Randall C. O'Reilly

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Randall C. O'Reilly (born March 1, 1967, in Denver, CO) is a professor of psychology at the University of Colorado at Boulder.


Randall O'Reilly obtained his B.A. at Harvard University and his M.S. at Carnegie Mellon University. He went on to get a Ph.D. in Psychology also at Carnegie Mellon University in 1996, under the supervision of James McClelland. He did postdoctoral work at Massachusetts Institute of Technology in the Brain and Cognitive Sciences department.[1]


O'Reilly's research is aimed at developing detailed computational models of the biological basis of cognition. He is most famous for developing of the Leabra recirculating algorithm for learning in neural networks. He has developed a number of successful models of declarative memory,[2][3] the visual system,[4] and the basal ganglia circuit.[5][6]

He is one of the main developers of the Emergent neural network simulation software.[7]


  1. ^ "Randall C. O'Reilly's Home Page". 
  2. ^ McClelland, J.L., McNaughton, B.L. & O'Reilly, R.C. (1995). Why there are complementary learning systems in the Hippocampus and Neocortex: Insights from the successes and failures of connectionist models of learning and memory. Psychological Review, 102, 419-457.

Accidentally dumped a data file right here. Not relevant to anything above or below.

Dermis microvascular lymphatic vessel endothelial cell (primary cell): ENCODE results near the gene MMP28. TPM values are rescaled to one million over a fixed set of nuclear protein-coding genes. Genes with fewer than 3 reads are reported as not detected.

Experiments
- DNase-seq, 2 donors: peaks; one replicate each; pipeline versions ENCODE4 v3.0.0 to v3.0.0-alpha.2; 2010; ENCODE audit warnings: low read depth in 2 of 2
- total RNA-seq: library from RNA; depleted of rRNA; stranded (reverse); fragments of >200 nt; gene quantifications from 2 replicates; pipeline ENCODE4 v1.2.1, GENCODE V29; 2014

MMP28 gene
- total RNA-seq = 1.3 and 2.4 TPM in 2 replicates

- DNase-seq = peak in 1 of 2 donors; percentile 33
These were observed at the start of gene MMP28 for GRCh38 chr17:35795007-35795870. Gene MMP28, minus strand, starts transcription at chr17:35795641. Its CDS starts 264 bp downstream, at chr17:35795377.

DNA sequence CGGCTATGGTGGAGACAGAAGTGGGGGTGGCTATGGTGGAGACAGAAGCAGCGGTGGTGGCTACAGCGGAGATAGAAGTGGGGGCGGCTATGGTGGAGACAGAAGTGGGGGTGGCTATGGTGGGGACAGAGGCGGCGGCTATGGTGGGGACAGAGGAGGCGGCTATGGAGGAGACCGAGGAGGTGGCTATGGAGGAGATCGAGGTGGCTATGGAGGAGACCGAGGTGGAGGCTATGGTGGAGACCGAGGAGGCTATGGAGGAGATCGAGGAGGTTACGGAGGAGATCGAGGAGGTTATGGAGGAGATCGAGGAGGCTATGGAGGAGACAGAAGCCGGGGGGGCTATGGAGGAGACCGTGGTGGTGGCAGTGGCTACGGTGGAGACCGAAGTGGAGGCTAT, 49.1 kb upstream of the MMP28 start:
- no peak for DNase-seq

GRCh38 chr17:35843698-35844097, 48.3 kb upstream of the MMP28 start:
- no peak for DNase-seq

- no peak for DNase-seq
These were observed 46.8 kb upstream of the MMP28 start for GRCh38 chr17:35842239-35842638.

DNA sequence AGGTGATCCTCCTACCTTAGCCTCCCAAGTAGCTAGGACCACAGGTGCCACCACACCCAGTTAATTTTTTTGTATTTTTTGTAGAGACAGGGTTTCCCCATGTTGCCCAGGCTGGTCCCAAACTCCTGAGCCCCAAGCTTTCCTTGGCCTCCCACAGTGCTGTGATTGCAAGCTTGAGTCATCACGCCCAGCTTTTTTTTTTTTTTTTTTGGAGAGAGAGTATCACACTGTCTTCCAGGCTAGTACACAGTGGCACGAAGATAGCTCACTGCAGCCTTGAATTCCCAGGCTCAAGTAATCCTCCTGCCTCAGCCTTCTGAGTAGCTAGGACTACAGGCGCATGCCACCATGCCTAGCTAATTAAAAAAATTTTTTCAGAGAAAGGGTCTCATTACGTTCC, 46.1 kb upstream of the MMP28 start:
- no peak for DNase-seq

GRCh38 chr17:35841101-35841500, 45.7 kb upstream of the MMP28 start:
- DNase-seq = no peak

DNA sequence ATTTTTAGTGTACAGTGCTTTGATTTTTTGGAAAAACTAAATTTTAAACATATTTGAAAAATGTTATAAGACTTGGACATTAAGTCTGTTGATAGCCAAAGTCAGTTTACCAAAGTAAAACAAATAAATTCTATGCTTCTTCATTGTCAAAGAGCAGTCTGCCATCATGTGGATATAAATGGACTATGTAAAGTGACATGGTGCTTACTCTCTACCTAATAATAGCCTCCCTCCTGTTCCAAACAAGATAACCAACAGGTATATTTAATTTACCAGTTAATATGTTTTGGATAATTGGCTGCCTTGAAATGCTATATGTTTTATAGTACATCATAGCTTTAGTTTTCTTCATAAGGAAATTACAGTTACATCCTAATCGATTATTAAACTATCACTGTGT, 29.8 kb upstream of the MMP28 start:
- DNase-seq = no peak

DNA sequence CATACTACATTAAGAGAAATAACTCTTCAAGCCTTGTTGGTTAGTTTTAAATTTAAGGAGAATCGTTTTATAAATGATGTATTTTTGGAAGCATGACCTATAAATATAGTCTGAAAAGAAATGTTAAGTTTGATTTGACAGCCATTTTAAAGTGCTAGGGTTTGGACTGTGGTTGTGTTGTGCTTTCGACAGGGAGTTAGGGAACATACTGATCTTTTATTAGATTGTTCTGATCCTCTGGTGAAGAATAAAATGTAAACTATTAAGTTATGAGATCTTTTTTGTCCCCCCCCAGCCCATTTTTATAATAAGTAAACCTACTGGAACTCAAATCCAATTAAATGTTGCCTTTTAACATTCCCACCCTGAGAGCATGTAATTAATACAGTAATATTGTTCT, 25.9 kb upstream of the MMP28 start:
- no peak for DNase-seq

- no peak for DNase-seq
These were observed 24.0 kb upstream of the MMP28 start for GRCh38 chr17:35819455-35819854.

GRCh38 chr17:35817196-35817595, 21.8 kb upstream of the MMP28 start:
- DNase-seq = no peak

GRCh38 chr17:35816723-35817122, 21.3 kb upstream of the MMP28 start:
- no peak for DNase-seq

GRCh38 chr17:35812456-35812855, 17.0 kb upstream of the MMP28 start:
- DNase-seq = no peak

3. ^ O'Reilly, R.C. & Rudy, J.W. (2000). Computational Principles of Learning in the Neocortex and Hippocampus. Hippocampus, 10, 389-397.
  4. ^ Herd, S.A. & O'Reilly, R.C. (2005). Serial visual search from a parallel model. Vision Research, 45, 2987-2992.
  5. ^ O'Reilly, R.C. & Frank, M.J. (2006). Making working memory work: A computational model of learning in the frontal cortex and basal ganglia. Neural Computation, 18, 283-328.
  6. ^ Frank, M.J., Loughry, B. & O'Reilly, R.C. (2001). Interactions between the frontal cortex and basal ganglia in working memory: A computational model. Cognitive, Affective, and Behavioral Neuroscience, 1, 137-160.
  7. ^ "The emergent neural modeling system". Neural Networks. October 2008. Retrieved 4 March 2013. 

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